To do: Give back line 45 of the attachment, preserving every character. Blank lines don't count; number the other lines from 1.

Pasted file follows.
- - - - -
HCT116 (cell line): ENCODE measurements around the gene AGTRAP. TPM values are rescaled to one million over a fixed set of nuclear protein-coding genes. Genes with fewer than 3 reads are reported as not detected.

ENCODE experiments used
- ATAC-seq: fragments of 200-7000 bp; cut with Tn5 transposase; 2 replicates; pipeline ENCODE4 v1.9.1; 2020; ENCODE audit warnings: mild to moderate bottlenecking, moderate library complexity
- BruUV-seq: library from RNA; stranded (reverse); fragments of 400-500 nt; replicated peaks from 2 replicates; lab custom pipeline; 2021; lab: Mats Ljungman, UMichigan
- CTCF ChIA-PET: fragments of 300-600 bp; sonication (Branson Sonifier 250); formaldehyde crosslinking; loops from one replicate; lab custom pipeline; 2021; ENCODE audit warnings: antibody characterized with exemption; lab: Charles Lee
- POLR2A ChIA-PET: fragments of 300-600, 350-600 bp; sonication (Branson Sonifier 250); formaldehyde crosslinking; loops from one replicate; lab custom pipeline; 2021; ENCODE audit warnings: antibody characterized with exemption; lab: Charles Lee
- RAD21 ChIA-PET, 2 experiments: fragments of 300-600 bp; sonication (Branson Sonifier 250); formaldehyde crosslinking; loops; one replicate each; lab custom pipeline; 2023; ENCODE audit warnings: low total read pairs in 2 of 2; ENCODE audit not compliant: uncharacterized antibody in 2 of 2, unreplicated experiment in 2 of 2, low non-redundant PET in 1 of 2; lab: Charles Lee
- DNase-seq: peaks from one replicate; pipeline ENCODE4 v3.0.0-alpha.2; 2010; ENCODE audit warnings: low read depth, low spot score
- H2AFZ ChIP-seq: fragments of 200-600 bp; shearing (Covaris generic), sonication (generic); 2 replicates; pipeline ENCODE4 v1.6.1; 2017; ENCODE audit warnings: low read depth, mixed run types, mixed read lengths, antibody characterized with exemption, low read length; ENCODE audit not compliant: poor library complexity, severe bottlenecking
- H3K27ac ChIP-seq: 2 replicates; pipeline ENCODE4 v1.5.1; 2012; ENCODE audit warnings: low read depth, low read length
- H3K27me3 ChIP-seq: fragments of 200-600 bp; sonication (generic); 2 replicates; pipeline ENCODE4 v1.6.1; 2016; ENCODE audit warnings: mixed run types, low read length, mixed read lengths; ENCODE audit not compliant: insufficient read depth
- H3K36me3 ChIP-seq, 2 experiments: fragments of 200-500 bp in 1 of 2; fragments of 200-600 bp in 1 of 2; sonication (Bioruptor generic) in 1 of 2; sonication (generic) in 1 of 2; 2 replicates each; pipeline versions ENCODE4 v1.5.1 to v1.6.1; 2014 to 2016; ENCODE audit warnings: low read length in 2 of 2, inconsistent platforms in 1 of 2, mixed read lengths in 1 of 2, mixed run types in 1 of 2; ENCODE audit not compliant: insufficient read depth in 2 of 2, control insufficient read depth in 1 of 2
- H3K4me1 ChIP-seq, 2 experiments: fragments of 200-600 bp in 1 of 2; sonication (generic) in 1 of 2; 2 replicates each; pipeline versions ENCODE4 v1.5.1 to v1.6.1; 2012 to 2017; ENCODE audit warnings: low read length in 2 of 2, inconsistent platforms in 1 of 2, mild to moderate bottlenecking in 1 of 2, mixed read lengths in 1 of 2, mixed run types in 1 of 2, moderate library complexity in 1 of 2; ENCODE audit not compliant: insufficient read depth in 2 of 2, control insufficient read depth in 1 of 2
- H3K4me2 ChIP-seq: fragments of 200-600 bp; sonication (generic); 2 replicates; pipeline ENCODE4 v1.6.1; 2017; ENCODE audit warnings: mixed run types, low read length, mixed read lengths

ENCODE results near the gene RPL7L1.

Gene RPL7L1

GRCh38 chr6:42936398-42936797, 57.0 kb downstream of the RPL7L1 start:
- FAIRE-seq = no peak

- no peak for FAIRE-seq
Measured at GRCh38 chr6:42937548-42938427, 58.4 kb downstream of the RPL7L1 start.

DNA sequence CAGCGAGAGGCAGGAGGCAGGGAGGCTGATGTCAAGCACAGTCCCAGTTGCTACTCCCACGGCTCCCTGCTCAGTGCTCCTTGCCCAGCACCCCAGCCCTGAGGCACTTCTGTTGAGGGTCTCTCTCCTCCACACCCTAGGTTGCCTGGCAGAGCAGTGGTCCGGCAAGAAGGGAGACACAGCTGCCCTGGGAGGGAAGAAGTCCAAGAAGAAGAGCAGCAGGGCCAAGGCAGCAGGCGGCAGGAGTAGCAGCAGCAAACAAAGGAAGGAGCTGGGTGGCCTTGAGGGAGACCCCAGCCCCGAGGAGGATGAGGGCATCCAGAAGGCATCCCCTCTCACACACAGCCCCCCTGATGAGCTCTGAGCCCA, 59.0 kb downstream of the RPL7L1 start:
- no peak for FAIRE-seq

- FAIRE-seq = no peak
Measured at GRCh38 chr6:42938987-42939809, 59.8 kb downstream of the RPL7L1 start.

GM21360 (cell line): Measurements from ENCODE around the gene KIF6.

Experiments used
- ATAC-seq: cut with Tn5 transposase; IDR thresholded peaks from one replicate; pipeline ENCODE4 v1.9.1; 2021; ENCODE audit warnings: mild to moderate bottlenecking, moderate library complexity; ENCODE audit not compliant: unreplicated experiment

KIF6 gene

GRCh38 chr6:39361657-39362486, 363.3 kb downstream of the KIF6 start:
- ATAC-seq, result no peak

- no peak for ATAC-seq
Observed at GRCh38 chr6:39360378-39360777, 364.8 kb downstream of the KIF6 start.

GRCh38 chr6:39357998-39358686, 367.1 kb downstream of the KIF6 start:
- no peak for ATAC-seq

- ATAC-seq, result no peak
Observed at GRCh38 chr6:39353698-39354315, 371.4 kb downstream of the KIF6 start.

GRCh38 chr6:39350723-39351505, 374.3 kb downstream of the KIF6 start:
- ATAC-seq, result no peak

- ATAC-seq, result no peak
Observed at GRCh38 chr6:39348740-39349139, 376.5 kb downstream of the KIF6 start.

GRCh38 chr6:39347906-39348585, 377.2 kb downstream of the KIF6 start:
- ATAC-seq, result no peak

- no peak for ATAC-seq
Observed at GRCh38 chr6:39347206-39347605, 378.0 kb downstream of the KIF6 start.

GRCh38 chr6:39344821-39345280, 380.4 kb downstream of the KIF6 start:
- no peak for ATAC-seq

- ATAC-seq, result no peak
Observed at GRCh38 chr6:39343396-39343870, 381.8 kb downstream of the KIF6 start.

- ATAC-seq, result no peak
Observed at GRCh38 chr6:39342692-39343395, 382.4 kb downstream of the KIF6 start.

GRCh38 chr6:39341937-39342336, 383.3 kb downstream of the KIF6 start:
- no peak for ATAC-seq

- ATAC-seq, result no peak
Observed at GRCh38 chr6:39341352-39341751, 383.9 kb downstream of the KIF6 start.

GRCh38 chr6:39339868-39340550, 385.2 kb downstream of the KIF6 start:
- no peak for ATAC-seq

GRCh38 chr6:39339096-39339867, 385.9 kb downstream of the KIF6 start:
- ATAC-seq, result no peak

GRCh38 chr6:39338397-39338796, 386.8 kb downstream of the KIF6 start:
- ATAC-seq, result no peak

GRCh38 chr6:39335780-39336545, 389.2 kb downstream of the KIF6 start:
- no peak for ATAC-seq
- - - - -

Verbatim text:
GRCh38 chr6:39344821-39345280, 380.4 kb downstream of the KIF6 start: